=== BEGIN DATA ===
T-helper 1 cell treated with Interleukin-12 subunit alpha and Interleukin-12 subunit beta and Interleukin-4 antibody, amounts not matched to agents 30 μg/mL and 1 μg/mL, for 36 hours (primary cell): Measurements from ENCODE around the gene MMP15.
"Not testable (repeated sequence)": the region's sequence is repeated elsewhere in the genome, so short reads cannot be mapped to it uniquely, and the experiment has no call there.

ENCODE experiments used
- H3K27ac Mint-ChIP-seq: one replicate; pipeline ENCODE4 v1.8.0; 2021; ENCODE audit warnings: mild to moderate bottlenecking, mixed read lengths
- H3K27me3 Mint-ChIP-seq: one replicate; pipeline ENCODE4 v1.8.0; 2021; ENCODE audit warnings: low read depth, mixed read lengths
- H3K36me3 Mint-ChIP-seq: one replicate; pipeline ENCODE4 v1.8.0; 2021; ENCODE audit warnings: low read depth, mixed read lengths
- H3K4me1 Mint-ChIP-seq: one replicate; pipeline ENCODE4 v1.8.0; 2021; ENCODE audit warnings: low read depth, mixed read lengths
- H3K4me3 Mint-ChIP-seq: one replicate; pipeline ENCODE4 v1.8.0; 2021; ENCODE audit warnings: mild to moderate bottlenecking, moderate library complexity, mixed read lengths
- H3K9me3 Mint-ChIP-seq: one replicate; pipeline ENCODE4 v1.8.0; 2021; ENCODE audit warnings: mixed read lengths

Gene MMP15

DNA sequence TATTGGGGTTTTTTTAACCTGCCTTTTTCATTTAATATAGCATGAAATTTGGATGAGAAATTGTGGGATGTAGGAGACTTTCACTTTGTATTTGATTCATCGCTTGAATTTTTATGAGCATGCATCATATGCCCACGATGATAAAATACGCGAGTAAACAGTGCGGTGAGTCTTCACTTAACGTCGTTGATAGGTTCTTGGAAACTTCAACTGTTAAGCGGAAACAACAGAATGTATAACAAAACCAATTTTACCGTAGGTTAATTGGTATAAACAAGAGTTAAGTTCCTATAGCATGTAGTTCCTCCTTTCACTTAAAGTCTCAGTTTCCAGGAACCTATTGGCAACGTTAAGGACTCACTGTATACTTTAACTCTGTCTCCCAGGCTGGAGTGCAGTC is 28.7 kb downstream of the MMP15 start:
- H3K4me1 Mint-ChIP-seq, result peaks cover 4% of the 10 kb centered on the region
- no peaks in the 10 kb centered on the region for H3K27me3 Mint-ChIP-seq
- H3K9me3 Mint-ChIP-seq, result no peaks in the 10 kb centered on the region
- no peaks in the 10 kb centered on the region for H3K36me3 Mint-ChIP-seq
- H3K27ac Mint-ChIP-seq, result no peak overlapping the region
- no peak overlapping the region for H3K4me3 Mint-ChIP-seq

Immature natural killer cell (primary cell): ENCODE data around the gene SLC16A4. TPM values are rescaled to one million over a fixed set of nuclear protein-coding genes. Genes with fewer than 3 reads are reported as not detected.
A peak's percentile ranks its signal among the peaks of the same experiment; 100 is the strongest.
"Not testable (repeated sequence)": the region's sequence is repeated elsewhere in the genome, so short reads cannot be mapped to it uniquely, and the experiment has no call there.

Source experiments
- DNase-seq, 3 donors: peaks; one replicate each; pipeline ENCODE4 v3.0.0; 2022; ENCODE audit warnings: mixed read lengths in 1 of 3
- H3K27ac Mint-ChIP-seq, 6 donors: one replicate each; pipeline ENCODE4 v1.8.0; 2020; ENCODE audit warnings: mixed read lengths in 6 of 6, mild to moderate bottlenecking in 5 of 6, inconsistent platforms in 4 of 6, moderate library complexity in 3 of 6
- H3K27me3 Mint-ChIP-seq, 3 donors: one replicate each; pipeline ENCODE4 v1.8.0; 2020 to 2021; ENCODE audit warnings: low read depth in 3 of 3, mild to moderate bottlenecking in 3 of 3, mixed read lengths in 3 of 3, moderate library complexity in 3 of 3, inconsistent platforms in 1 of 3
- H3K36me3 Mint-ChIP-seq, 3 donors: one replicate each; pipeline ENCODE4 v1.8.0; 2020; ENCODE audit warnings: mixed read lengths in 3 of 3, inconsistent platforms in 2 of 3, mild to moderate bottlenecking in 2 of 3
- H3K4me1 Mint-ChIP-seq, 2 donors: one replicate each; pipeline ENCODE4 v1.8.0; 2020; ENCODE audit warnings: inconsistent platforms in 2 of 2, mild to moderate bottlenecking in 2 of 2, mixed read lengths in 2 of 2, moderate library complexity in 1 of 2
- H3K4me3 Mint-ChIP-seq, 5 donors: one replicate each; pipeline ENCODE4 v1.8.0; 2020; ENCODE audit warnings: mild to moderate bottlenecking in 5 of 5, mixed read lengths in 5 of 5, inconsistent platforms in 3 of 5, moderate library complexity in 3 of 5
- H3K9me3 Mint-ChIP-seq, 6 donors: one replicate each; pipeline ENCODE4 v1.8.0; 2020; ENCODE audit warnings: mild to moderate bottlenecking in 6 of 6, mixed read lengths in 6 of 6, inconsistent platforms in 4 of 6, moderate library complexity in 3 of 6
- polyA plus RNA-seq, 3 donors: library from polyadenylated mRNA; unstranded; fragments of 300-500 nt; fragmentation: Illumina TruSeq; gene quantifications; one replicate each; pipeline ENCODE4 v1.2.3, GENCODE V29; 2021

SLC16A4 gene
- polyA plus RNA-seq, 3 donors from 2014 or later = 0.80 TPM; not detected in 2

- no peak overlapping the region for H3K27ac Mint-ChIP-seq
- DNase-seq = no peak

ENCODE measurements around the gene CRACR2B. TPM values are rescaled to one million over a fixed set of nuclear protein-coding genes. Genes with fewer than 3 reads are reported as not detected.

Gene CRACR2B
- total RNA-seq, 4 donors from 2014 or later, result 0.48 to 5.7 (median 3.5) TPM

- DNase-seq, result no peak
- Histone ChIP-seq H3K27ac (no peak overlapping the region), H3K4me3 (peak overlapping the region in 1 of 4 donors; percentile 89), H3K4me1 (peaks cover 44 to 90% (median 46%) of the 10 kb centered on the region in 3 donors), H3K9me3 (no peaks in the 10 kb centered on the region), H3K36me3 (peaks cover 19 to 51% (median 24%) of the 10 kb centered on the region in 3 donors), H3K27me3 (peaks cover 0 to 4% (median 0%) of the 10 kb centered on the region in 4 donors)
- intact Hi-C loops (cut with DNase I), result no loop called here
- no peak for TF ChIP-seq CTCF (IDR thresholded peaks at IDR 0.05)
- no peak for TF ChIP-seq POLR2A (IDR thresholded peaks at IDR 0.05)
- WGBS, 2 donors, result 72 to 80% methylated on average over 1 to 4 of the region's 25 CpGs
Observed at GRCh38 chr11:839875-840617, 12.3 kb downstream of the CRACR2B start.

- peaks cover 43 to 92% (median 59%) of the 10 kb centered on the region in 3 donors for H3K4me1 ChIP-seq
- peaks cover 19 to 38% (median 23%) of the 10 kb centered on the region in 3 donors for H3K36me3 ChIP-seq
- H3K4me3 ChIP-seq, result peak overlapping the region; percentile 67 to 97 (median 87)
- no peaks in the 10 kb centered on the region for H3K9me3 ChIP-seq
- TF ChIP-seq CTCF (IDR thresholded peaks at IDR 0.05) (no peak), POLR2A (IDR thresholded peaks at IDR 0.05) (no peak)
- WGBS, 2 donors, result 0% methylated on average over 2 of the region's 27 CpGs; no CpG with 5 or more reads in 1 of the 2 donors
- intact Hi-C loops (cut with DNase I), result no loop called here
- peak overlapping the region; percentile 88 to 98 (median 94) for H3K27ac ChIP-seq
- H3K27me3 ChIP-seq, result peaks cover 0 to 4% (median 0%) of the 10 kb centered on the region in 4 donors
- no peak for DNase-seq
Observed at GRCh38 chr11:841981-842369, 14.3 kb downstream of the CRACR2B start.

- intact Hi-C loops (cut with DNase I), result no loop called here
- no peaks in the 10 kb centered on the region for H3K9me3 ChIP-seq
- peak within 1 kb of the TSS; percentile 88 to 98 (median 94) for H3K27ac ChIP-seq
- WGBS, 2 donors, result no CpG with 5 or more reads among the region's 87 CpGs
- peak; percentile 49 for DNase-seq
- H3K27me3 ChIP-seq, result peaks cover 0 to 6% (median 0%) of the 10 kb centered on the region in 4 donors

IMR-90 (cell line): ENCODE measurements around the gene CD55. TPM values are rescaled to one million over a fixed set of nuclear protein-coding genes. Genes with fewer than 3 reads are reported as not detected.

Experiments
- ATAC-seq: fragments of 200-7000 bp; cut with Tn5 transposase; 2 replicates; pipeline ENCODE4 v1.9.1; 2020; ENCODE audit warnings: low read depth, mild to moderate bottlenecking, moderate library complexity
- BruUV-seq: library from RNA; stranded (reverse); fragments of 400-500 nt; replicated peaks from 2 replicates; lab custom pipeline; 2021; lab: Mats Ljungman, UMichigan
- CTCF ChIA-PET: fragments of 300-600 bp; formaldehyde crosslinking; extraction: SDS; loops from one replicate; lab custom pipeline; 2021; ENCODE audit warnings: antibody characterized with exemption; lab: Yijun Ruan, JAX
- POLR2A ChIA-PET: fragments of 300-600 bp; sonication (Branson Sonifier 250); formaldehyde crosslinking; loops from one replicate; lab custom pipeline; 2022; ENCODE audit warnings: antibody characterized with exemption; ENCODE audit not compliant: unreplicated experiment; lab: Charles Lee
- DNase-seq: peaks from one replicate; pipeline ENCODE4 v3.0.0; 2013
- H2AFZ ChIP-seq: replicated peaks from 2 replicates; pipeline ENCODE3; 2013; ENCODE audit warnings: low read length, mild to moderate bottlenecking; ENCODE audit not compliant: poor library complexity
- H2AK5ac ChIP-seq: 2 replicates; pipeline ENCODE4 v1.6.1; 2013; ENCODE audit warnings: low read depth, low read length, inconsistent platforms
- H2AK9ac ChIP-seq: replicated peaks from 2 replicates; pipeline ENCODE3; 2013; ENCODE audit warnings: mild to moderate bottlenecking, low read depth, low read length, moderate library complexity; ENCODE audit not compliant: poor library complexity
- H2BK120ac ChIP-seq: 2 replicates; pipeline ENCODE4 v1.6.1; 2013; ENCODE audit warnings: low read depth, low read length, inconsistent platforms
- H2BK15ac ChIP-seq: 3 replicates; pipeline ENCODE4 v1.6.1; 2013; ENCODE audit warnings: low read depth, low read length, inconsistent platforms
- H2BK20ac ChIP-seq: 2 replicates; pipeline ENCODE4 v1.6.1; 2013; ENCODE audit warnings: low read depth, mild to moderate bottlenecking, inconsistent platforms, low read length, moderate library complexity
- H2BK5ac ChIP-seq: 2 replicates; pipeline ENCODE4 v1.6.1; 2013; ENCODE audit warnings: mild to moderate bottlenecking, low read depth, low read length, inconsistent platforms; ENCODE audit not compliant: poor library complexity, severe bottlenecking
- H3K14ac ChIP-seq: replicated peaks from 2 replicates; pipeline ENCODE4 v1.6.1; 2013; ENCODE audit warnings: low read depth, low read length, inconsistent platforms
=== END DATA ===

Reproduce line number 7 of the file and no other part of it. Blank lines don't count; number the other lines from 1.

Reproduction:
- H3K4me1 Mint-ChIP-seq: one replicate; pipeline ENCODE4 v1.8.0; 2021; ENCODE audit warnings: low read depth, mixed read lengths